3 Bad Illustrations to stop using in Church
“Once upon a time…”
We probably have used or heard a lot of stories and illustrations in church during teachings and preachings. These are powerful tools that enable us to push our messages across. However, over the time, I realised that we tend to use bad illustrations that are either false or disproved by latest research. These are bad illustrations that seem to be based on science. In my opinion, there are at least three of these bad illustrations we should stop using in our teachings.
Bad Illustration 1: The Boiling Frog Analogy
We heard this illustration before. You put a frog into a pot of boiling water, and it jumps right out. But if you put it in a pot of nice comfortable water and then turn on the heat, you will boil the complacent frog will complacently. In itself, this is a nice story to tell to let people know how sins creep into our lives. But I am of the opinion that we should not use illustrations that people can dispute. This is one of them.
Some investigations have found the analogy to be totally false. In at least one report, a professor from Oklahoma actually found that the frog does jump out of the water when you turn on the heat slowly. In another experiment, it was reported that the frog actually dies immediately when you drop it into boiling water.
As I tried to research on this analogy, I came across one quote, apparently from Douglas Melton, a professor from Harvard who said:
If you put a frog in boiling water, it won’t jump out. It will die. If you put it in cold water, it will jump before it gets hot—they don’t sit still for you.
If the science does not support the analogy, then I do believe that we should remove this from our teachings, sermons and all other self-help materials. This is after all a highly disputable illustration. But this is not the last of those bad illustrations.
Bad Illustration 2: The Stanford Prison Experiment
We may also quote from the Stanford Prison Experiment to highlight how humankind can descend into a sinful state. Or this can be used to illustrate how absolute power corrupts absolutely.
The experiment took paid participants and assigned them to be “inmates” or “guards” in a mock prison at Stanford University. Soon after the experiment began, the “guards” began mistreating the “prisoners,” implying evil is brought out by circumstance. This suggested innocent people, thrown into a situation where they have power over others, will begin to abuse that power.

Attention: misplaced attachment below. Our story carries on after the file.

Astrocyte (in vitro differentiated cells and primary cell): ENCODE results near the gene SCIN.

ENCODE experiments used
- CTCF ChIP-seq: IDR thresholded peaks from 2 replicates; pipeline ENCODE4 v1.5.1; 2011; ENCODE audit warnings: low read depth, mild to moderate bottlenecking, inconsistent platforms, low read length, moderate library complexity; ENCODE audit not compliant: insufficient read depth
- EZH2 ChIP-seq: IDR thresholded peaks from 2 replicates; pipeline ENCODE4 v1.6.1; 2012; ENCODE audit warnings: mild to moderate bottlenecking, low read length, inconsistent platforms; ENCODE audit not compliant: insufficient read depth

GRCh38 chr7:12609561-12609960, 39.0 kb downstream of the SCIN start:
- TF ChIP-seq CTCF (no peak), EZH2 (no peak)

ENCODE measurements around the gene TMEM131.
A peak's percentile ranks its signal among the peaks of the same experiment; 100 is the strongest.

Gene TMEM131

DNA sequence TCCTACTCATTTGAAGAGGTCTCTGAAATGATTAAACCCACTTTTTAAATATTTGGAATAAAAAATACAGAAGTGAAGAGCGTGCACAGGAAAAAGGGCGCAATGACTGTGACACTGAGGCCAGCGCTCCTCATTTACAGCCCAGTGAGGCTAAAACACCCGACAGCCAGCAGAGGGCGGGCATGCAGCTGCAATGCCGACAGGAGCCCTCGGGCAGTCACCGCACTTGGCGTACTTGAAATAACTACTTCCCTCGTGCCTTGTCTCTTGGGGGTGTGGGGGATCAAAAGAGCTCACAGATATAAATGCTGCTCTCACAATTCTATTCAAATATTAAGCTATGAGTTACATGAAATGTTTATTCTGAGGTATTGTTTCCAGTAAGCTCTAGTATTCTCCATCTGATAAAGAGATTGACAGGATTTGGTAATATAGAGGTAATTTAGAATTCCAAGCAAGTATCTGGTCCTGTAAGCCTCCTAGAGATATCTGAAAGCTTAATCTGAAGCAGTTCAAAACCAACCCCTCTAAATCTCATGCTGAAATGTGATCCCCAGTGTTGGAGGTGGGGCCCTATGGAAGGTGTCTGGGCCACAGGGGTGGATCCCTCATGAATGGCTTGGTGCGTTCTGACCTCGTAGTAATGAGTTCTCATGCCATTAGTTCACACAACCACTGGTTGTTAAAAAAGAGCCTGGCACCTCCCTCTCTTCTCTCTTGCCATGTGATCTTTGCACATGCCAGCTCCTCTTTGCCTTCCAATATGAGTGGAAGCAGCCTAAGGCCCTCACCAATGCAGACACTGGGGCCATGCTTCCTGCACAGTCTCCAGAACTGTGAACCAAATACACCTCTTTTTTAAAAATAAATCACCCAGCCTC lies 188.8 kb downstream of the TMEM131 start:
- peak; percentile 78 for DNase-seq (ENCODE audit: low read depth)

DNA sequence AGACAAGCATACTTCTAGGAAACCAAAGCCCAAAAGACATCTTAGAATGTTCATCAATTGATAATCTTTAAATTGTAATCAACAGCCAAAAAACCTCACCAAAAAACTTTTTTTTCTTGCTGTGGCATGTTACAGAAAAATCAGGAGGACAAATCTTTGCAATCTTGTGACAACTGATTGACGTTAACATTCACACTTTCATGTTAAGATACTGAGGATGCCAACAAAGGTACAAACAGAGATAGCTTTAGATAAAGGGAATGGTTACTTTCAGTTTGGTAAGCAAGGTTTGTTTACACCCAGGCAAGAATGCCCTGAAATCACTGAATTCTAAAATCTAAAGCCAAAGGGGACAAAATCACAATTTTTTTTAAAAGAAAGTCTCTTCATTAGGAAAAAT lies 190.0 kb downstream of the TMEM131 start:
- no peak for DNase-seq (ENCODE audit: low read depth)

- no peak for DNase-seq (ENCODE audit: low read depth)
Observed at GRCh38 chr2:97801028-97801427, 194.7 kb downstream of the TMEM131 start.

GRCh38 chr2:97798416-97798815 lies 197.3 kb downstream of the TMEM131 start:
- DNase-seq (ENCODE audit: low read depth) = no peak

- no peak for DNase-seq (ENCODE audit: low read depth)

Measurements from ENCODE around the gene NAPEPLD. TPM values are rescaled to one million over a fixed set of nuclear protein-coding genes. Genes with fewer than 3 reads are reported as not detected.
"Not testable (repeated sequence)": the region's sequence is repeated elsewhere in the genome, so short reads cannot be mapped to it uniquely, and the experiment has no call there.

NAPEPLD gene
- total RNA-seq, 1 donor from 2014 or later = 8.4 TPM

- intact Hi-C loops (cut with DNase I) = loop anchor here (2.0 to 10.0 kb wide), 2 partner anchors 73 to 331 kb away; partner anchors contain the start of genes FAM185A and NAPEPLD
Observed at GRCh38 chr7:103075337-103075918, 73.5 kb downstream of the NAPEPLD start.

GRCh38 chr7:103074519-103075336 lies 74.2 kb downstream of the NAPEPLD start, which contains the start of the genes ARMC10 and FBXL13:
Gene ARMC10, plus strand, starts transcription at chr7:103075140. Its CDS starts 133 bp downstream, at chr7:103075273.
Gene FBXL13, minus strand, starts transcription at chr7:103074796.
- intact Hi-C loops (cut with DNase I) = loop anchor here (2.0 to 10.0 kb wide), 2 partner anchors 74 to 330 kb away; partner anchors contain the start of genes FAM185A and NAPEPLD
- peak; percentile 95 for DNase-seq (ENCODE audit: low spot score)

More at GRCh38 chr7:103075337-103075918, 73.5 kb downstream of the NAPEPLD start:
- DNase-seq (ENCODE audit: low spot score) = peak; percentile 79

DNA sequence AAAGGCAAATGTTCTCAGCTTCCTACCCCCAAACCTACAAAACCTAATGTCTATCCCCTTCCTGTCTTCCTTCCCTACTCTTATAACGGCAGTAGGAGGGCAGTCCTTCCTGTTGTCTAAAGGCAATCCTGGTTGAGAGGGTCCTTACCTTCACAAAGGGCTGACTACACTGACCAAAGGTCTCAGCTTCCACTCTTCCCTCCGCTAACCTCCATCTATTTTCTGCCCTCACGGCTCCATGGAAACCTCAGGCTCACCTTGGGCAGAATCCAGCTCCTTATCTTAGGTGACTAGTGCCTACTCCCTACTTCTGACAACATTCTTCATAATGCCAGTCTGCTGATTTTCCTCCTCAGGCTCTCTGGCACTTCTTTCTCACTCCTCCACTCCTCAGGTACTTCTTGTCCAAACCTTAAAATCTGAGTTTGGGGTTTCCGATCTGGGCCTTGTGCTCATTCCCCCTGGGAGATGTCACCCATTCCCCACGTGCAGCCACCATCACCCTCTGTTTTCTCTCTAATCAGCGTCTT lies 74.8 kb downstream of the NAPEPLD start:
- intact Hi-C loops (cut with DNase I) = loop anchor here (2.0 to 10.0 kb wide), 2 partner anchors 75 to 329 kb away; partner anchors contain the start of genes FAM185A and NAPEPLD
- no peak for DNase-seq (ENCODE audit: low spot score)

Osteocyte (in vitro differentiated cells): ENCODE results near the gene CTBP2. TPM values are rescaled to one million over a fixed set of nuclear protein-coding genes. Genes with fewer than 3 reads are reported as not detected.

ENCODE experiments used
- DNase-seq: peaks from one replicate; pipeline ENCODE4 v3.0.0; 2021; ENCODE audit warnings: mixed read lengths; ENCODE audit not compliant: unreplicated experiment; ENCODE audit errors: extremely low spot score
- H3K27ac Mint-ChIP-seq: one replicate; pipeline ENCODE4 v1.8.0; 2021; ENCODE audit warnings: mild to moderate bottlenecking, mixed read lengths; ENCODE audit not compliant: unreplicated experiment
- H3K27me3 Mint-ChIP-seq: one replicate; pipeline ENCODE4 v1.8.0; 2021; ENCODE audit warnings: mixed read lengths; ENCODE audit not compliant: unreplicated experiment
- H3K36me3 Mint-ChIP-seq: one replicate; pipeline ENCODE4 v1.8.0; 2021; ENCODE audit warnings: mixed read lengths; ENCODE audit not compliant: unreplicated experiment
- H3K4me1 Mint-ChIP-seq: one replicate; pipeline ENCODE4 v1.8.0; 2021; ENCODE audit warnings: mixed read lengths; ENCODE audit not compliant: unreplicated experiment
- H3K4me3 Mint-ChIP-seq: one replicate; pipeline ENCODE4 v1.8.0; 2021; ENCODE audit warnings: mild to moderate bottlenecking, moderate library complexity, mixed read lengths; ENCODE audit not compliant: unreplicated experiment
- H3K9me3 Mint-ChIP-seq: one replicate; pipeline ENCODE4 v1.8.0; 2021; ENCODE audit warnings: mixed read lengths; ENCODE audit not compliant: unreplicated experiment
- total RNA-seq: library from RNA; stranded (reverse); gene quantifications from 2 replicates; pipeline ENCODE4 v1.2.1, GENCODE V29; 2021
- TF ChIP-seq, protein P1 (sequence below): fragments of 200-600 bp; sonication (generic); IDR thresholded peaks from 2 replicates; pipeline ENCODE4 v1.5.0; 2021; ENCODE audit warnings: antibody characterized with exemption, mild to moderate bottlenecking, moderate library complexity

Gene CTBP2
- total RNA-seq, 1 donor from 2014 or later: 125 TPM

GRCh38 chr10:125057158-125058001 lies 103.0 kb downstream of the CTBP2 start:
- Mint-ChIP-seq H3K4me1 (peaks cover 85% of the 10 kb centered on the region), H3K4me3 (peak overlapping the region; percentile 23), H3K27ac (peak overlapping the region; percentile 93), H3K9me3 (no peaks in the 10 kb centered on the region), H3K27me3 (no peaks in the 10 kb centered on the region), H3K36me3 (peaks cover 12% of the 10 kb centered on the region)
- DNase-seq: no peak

This is yet another compelling but misleading illustration that we need to stop appealing to. Based on some of the articles from credible websites, they have found that the researchers behind the experiment have actually doctored the outcomes. The prison guards were apparently coached to be cruel while the prisoners simply reacted to what they thought the researchers wanted from them. This means the experiment, while it sounded intriguing, was staged.
This therefore pulls a lot of questions on the conclusions that the experiment supposedly made. Given its ethical controversy, I do not think that any decent university will conduct such an experiment again. So there is actually no way to double check whether the conclusions will still apply when they do not stage the experiment. I therefore believe that we need to stop using this illustration.
It is that disputable.
Bad Illustration 3: The Marshmallow Test
One supposedly awesome illustration that we would use to illustrate the importance of self-control and delayed gratification would be the marshmallow test.
It worked like this: Stanford researchers presented preschoolers with a sugary or salty snack . Sometimes they placed a marshmallow kids in front of the kids. At other times it was a different food, like a pretzel or cookie. Then, they told the children they’d get an additional reward if they could wait 15 or 20 minutes before eating their snack. If they held off, they would get two yummy treats instead of one.
Researchers then traced some of the young study participants through high school and into adulthood. They discovered that a kid’s ability to resist the immediate gratification of a marshmallow tended to correlate with beneficial outcomes later, including higher SAT scores, better emotional coping skills, less cocaine use, and healthier weights.
However, the experiment was, again, a flawed one. Apparently, the original study limited its test participants to children who were offsprings of professors in universities. This means they were kids from higher socio-economic background. When subsequent researches included a more diverse group of people, they found that the marshmallow showed no indicators of the children’s future development. Based on this article, it suggests that the original marshmallow test may only have measured how stable a child’s home environment was, or how well their cognitive abilities were developing.
What this means is that anyone trying to use this illustration will find themselves being mocked at by learned psychologists who know the limitation of the original study. This also means that we perhaps need to stop using this illustration to illustrate the importance of delayed gratification.
All in all, we need to continue to use stories and illustrations to push our points. But we do not need to rely on cliche and unreliable bad illustrations. These may make sense but if they are totally untrue, then we need to stop using them.
What are other bad illustrations you have come across. Do share with me in the comments so that we may learn together.